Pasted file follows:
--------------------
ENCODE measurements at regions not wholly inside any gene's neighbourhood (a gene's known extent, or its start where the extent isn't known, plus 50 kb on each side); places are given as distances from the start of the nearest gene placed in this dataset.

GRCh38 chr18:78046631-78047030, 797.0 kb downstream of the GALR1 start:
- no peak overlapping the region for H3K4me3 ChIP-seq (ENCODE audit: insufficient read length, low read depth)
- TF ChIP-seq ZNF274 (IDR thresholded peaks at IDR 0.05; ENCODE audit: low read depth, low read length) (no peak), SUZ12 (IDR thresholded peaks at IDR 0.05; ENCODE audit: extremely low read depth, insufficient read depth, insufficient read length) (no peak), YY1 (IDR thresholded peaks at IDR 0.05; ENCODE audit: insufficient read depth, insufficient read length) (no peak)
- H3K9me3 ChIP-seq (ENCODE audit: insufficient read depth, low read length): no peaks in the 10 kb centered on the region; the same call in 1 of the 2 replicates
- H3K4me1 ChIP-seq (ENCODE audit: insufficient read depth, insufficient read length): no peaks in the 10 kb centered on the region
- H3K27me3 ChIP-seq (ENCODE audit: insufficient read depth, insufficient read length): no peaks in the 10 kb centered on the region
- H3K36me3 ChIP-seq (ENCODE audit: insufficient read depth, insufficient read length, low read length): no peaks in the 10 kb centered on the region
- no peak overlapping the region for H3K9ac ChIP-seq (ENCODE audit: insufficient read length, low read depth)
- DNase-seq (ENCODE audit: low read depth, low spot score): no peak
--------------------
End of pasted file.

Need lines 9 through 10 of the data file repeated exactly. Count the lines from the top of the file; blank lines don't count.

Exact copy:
- no peak overlapping the region for H3K9ac ChIP-seq (ENCODE audit: insufficient read length, low read depth)
- DNase-seq (ENCODE audit: low read depth, low spot score): no peak